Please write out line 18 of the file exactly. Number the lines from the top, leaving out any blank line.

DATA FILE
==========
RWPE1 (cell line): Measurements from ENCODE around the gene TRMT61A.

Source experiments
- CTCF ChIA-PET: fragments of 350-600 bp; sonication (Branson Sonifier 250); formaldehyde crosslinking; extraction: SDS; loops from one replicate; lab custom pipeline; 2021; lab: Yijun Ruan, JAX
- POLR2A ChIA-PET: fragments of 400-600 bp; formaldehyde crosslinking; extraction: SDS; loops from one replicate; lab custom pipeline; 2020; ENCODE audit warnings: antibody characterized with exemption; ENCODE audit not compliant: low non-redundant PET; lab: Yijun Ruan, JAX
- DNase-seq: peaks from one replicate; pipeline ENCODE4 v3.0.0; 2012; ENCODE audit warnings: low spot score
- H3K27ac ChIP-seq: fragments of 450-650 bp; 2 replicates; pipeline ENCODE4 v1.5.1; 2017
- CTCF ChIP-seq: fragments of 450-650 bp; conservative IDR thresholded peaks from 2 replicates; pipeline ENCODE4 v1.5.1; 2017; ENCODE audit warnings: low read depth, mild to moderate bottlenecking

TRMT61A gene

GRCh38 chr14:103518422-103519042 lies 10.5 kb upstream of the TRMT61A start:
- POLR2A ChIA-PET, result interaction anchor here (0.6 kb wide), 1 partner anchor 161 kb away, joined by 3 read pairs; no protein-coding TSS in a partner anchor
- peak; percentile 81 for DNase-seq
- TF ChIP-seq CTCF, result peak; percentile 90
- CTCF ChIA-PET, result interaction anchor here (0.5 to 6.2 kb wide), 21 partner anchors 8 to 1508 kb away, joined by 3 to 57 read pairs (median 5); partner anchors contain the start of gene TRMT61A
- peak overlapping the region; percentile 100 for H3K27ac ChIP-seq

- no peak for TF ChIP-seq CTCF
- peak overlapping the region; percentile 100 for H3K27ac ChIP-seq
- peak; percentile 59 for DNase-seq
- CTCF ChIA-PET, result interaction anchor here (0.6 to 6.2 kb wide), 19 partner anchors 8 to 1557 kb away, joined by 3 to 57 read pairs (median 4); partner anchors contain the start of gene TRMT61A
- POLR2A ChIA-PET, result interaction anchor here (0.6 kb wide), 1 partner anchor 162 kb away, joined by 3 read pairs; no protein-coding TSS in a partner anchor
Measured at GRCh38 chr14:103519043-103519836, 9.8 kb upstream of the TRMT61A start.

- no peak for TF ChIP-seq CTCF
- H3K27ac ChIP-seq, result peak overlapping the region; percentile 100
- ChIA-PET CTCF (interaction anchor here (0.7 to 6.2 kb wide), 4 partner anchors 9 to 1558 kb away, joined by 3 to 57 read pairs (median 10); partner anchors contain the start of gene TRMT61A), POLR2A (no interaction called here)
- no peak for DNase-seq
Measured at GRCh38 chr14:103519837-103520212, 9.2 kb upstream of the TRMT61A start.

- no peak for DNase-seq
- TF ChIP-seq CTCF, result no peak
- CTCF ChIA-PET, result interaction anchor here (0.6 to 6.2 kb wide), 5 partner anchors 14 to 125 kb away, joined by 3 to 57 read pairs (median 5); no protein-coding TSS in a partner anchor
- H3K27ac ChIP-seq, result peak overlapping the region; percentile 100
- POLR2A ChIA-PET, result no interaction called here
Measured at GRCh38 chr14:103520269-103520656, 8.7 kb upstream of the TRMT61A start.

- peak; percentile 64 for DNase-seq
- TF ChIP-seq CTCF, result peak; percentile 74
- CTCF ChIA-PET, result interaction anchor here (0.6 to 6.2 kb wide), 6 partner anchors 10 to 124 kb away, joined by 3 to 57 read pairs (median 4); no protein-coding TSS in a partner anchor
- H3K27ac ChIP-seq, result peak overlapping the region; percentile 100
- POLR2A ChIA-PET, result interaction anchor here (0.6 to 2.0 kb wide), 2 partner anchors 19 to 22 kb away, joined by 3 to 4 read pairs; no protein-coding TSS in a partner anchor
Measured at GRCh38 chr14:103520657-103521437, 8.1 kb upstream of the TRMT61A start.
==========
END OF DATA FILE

- CTCF ChIA-PET, result interaction anchor here (0.6 to 6.2 kb wide), 19 partner anchors 8 to 1557 kb away, joined by 3 to 57 read pairs (median 4); partner anchors contain the start of gene TRMT61A